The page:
Nyman HAndréewitch SLundbäck EMindus P: Executive and cognitive functions in patients with extreme obsessive-compulsive disorder treated by capsulotomy. Appl Neuropsychol 8:91982001

  • 12

    Rück CKarlsson ASteele JDEdman GMeyerson BAEricson K: Capsulotomy for obsessive-compulsive disorder: long-term follow-up of 25 patients. Arch Gen Psychiatry 65:9149212008

  • 13

    Stein DJDenys DGloster ATHollander ELeckman JFRauch SL: Obsessive-compulsive disorder: diagnostic and treatment issues. Psychiatr Clin North Am 32:6656852009

Article Information

Address correspondence to: Jason P. Sheehan, M.D., Ph.D., Department of Neurological Surgery, University of Virginia, Charlottesville, VA 22908. email: jsheehan@virginia.edu.

Please include this information when citing this paper: published online July 5, 2013; DOI: 10.3171/2013.5.JNS13201.

© AANS, except where prohibited by US copyright law."

Headings

Figures

  • View in gallery

    The YBOCS scores of the 5 patients at the time of GKS and the last follow-up. GKRS = Gamma Knife radiosurgery.

  • View in gallery

    Case 1. The GK dose plan depicts placement of the isocenters in the axial (A) and coronal (B) views. Each side was treated with a single 4-mm isocenter (yellow sphere) located in the anterior internal capsule; a maximum radiation dose of 140 Gy was applied to each isocenter. Images 6 months post-GKS: axial T2-weighted (C), postcontrast T1-weighted (D), and coronal postcontrast T1-weighted (E) MR images showing T2-weighted changes within the anterior internal capsule and around the site of the isocenter as well as a focal ring of enhancement corresponding to the location of each isocenter. The patient showed marked clinical improvement when these images were obtained.

References

1

Blomstedt PSjöberg RLHansson MBodlund OHariz MI: Deep brain stimulation in the treatment of obsessive-compulsive disorder. World Neurosurg [epub ahead of print]2012

2

Fineberg NAReghunandanan SBrown APampaloni I: Pharmacotherapy of obsessive-compulsive disorder: evidence-based treatment and beyond. Aust N Z J Psychiatry 47:1211412013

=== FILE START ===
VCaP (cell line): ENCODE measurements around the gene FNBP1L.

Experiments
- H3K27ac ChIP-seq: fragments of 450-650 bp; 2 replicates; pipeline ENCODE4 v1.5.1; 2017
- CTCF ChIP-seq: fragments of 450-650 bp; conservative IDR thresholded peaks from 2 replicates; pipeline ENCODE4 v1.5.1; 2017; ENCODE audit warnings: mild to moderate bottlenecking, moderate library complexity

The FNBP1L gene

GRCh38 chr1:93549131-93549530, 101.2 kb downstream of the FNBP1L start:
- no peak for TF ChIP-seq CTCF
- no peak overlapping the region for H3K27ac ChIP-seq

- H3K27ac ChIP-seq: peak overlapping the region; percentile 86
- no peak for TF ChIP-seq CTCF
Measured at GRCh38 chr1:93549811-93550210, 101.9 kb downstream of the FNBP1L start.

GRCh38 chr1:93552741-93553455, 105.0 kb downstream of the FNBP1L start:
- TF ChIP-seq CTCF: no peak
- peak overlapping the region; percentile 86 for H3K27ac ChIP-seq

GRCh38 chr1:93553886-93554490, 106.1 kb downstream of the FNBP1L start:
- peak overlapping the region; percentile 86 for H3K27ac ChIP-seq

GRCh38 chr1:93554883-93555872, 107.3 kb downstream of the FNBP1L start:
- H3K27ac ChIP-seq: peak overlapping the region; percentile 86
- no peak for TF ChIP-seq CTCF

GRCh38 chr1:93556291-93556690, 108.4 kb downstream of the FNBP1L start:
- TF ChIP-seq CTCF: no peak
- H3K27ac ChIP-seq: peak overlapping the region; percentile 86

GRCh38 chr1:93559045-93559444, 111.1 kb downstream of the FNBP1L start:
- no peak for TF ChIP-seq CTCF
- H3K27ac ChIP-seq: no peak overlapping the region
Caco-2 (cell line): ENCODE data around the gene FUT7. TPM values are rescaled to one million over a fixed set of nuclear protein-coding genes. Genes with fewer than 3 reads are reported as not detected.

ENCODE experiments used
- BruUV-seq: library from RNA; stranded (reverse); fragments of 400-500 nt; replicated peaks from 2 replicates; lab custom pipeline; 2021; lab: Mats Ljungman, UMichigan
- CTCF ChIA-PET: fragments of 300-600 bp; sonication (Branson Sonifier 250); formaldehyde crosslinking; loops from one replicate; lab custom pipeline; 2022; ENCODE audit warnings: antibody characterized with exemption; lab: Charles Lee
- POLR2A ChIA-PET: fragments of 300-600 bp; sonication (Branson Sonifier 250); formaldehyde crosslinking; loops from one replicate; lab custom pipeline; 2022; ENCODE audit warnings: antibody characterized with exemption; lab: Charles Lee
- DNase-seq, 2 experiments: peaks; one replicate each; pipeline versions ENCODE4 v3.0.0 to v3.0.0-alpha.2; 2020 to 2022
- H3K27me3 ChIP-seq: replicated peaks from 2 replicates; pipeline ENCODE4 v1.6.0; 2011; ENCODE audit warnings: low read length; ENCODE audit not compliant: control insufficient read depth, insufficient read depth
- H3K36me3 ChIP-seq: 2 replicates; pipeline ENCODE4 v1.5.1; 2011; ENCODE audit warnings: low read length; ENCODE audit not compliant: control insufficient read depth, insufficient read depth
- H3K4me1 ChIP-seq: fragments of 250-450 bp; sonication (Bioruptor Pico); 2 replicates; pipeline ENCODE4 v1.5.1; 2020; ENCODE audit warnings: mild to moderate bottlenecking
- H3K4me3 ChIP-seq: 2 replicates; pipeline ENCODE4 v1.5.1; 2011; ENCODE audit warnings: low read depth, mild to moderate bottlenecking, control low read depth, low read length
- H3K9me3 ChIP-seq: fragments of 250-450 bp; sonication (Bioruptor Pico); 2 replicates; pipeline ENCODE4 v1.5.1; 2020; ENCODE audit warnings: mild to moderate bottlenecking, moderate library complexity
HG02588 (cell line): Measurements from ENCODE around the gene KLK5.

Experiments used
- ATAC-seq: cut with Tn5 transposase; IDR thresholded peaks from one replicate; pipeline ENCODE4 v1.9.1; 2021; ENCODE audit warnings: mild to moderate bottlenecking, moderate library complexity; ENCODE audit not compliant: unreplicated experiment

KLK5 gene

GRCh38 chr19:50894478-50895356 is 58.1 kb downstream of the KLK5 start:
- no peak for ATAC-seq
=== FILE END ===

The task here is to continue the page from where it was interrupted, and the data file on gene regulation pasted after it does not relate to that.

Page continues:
3

Kessler RCChiu WTDemler OMerikangas KRWalters EE: Prevalence, severity, and comorbidity of 12-month DSMIV disorders in the National Comorbidity Survey Replication. Arch Gen Psychiatry 62:6176272005. (Erratum in Arch Gen Psychiatry 62:

4

Kondziolka DFlickinger JCHudak R: Results following gamma knife radiosurgical anterior capsulotomies for obsessive compulsive disorder. Neurosurgery 68:28332011

5

Koran LMHanna GLHollander ENestadt GSimpson HB: Practice guideline for the treatment of patients with obsessive-compulsive disorder. Am J Psychiatry 164:7 Suppl5532007

6

Lipsman NNeimat JSLozano AM: Deep brain stimulation for treatment-refractory obsessive-compulsive disorder: the search for a valid target. Neurosurgery 61:1132007

7

Lopes ACGreenberg BDNorén GCanteras MMBusatto GFde Mathis ME: Treatment of resistant obsessive-compulsive disorder with ventral capsular/ventral striatal gamma capsulotomy: a pilot prospective study. J Neuropsychiatry Clin Neurosci 21:3813922009

8

Mindus Jenike MA: Neurosurgical treatment of malignant obsessive compulsive disorder. Psychiatr Clin North Am 15:9219381992

9

Mindus PNyman H: Normalization of personality characteristics in patients with incapacitating anxiety disorders after capsulotomy. Acta Psychiatr Scand 83:2832911991

10

Mindus PRasmussen SALindquist C: Neurosurgical treatment for refractory obsessive-compulsive disorder: implications for understanding frontal lobe function. J Neuropsychiatry Clin Neurosci 6:4674771994

11

Nyman HAndréewitch SLundbäck EMindus P: Executive and cognitive functions in patients with extreme obsessive-compulsive disorder treated by capsulotomy. Appl Neuropsychol 8:91982001

12

Rück CKarlsson ASteele JDEdman GMeyerson BAEricson K: Capsulotomy for obsessive-compulsive disorder: long-term follow-up of 25 patients. Arch Gen Psychiatry 65:9149212008

13

Stein DJDenys DGloster ATHollander ELeckman JFRauch SL: Obsessive-compulsive disorder: diagnostic and treatment issues. Psychiatr Clin North Am 32:6656852009